Connecticut’s Covered Bridge to Nowhere
Shunock River Estates Bridge, North Stonington
September 28, 2014
One would think that this page would be quickly written and then lost in the massive sprawl of CTMQ. While the first part is correct, I’m not so sure about the second. For whatever reason, covered bridges have a hold over us. I’m not sure if it’s an American thing, or a New Englander thing, or maybe an East Coaster thing? (I had a few really cool covered bridges in my northern Delaware youth.)
But know this: When I was poking around Avalonia Land Trust properties the other day and happened to see a “covered bridge” denoted on one of their maps, I immediately went to the satellite image of the area and, holy cow, there really is a random covered bridge in North Stonington. So I did what anyone who just looked at a satellite image of a swath of North Stonington, CT in 2014 – I took a screengrab of it, and tweeted it. I didn’t even say where it was in Conneciticut. (It’s here, by the way.)
Within five minutes, NBC 30 weatherhero Ryan Hanrahan retweeted it. Hartford Courant columnist-slash-hiker hero Peter Marteka retweeted it. Connecticut tree guru Frank Kaputa followed suit. My heart went aflutter when Kurumi – THE Kurumi – noticed my tweet and asked me about it. Someone recognized it as being in North Stonington – again, this was just from a closely cropped satellite image. Many questions were asked about this mystery bridge. I didn’t have many answers.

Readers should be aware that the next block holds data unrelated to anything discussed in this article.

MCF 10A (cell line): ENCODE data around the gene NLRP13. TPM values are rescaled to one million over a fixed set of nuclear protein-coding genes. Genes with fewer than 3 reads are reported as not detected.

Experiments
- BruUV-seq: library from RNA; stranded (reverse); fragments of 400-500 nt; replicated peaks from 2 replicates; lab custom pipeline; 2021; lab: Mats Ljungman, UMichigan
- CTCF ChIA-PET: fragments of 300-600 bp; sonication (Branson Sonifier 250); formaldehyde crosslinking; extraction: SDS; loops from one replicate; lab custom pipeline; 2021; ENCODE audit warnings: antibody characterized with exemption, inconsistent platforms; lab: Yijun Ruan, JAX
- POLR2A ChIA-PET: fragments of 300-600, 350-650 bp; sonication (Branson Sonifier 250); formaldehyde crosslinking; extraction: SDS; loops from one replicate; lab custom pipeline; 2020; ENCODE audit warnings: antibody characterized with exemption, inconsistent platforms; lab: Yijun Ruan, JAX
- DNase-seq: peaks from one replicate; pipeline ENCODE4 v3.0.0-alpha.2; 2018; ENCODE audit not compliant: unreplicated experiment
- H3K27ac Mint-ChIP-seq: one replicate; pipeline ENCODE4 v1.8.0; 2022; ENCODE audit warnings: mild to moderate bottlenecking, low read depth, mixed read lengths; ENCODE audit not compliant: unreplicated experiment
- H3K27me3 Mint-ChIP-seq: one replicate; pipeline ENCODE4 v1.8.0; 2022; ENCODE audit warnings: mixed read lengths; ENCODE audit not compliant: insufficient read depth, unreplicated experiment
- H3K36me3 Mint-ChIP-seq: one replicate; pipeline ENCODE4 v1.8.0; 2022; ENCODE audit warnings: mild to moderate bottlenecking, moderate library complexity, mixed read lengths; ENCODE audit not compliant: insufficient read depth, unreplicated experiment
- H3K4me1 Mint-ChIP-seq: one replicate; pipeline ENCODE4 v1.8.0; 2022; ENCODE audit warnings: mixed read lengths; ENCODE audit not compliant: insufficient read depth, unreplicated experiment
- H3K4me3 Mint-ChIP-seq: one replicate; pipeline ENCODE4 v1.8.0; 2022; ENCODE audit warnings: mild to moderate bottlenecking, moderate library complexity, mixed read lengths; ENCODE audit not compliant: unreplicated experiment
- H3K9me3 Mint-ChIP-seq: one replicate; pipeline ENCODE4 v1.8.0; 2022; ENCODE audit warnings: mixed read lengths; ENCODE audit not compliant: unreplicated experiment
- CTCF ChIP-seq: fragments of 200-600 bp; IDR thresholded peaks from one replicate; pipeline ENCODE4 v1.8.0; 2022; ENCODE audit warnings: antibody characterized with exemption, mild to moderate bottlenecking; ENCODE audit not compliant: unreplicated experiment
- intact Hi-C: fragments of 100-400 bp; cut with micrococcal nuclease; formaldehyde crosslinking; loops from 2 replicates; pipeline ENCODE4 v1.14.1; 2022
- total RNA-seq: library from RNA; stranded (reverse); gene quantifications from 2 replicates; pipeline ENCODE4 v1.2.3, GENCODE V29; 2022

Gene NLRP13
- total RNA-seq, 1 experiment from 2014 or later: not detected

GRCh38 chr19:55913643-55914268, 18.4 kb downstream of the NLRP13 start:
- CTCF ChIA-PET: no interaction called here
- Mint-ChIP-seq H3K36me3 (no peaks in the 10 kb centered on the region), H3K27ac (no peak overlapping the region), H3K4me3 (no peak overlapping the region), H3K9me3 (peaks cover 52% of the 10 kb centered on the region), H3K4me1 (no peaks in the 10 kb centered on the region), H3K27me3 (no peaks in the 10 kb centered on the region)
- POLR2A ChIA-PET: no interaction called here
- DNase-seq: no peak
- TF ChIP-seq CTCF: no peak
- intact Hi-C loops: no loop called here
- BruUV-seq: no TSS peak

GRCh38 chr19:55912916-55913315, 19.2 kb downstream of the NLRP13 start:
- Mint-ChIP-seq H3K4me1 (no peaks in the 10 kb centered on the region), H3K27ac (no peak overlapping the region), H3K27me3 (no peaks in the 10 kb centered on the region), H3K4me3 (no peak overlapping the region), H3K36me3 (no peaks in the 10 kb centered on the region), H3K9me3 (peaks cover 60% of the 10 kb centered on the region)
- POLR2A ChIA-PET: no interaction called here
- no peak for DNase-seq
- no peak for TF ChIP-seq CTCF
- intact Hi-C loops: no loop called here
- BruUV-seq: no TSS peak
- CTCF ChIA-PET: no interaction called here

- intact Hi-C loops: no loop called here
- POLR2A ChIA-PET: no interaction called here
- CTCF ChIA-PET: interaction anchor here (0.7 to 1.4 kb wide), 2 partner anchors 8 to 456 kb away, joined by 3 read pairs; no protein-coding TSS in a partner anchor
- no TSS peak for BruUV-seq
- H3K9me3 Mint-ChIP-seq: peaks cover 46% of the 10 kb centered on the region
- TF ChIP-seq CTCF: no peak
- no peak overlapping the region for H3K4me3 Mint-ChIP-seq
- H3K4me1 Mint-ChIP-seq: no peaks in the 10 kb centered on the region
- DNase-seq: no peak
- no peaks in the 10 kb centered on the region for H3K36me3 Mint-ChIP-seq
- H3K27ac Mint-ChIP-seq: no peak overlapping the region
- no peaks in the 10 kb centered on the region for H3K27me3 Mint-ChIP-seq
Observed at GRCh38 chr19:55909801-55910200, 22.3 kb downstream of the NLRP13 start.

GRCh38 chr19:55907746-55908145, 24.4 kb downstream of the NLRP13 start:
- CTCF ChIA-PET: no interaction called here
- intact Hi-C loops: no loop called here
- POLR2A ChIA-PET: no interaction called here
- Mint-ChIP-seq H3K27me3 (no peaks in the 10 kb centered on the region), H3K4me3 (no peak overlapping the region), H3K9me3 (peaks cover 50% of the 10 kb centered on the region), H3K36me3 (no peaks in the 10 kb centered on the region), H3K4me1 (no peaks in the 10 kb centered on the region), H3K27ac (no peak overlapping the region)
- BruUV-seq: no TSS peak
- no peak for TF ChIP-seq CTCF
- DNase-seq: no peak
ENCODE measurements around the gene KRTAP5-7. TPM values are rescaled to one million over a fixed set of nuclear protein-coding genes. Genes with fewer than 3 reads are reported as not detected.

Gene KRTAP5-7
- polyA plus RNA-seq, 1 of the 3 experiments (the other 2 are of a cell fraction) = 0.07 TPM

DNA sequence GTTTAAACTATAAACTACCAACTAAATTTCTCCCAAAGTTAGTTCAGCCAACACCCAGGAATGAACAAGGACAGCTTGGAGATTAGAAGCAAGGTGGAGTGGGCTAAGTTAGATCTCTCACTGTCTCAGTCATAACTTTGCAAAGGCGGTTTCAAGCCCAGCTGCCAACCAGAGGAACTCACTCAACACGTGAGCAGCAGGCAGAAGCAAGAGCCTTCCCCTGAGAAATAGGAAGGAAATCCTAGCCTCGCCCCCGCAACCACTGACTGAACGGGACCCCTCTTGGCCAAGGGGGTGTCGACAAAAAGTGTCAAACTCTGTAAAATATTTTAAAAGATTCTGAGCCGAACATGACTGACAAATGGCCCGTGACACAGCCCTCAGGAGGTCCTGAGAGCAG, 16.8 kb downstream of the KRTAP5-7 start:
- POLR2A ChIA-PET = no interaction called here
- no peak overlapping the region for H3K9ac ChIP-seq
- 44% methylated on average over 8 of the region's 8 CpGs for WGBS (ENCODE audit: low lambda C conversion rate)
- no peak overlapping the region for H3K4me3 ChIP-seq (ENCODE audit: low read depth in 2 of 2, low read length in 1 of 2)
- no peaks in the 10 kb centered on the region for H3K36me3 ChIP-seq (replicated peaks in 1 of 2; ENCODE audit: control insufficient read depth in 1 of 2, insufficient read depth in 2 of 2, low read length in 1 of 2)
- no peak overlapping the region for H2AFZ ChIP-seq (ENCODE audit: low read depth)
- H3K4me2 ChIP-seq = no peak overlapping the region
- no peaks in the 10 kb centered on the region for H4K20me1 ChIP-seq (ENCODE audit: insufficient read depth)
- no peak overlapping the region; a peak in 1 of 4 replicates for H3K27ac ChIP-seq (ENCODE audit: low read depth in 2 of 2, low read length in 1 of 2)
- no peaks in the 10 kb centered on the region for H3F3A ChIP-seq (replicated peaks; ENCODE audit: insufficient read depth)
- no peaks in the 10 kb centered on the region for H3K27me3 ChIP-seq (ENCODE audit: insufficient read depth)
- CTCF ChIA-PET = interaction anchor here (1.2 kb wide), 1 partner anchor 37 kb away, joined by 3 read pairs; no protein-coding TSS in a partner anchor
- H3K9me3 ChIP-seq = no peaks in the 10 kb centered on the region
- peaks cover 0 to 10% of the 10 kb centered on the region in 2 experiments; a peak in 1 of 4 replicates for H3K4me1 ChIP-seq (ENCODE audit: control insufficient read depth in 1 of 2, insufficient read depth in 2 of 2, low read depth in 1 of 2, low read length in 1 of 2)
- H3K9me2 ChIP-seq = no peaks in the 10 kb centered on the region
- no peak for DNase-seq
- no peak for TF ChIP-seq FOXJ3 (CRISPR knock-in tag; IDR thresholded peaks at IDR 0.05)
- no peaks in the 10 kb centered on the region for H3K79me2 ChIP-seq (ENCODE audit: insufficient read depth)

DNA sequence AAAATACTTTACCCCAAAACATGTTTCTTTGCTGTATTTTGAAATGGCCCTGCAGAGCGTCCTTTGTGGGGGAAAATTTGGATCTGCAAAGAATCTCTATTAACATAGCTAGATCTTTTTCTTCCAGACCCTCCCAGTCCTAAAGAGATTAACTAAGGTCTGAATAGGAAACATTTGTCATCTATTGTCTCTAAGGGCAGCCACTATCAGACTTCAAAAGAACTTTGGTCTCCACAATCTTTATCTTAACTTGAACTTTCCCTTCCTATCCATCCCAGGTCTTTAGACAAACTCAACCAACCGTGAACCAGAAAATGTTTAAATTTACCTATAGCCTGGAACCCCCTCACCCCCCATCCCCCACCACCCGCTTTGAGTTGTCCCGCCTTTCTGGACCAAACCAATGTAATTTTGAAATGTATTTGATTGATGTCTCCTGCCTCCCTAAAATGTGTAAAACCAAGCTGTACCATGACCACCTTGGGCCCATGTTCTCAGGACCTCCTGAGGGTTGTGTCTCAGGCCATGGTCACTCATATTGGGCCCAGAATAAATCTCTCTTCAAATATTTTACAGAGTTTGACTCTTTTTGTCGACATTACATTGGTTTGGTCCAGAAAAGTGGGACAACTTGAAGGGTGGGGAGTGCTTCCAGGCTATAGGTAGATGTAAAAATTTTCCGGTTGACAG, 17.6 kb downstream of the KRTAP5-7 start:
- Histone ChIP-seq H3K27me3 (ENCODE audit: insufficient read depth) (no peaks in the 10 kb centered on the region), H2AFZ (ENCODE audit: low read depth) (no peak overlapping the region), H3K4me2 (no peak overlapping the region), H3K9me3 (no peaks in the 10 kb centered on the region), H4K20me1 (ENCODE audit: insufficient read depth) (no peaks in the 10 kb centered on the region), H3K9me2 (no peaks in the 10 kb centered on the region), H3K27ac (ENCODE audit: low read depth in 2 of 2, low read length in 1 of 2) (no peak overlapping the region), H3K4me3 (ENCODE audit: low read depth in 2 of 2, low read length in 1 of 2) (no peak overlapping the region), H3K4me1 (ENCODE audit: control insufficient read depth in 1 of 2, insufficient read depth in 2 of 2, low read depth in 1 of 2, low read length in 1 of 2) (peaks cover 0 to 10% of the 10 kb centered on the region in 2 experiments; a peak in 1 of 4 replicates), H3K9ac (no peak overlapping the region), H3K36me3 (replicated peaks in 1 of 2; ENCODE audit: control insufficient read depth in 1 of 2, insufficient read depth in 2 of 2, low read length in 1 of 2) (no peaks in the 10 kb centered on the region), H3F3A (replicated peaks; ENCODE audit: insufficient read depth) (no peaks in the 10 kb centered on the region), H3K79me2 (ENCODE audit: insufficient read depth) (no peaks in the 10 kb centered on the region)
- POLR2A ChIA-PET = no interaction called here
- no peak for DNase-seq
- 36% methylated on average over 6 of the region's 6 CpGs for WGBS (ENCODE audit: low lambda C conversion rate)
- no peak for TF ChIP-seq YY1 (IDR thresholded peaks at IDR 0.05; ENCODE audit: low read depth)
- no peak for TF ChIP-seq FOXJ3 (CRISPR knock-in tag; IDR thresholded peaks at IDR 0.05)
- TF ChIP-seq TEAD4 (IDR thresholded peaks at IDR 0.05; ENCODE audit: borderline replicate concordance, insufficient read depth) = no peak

But as luck would have it, the reason I was poking around that part of our state was because we were all about to head down there for the day. I promised the questioners I would check it out.
Mystic Aquarium, check. BF Clyde’s, check. Beer’d, check. Saltwater Vineyard, skipped due to hunger. Lunch, check. Then it was time…
Down Babcock Road and then into the beautiful Shunock River Estates, gleaming McMansions, built along a pristine river on the rolling green hills of southeastern Connecticut…
Or not. Unfortunately, 2007 happened. And then 2008 and 2009 followed suit. The land had been cleared, the roadway mapped out, even some utilities had been put in place. Oh, and a handsome covered bridge had been built. But no houses. Not a one.
I turned down the packed dirt/gravel/grass road and passed a rather clear set of “No Trespassing” signs. I didn’t really care because a) I knew no one lived down this road to nowhere, b) it was a dead-end, and c) If I was taking my family on a hike at the Donald R. Henne Memorial/Shunock River Avalonia property, I’d be parking on this empty road anyway. I don’t usually trespass, but when I do – I try to justify it.
Yes, Avalonia has a nice property that abuts the entire road to the bridge. The developers, who didn’t get a chance to develop anything, were actually the ones who donated the land to the land trust! Here’s an excerpt from somewhere… a defunct Patch site I think: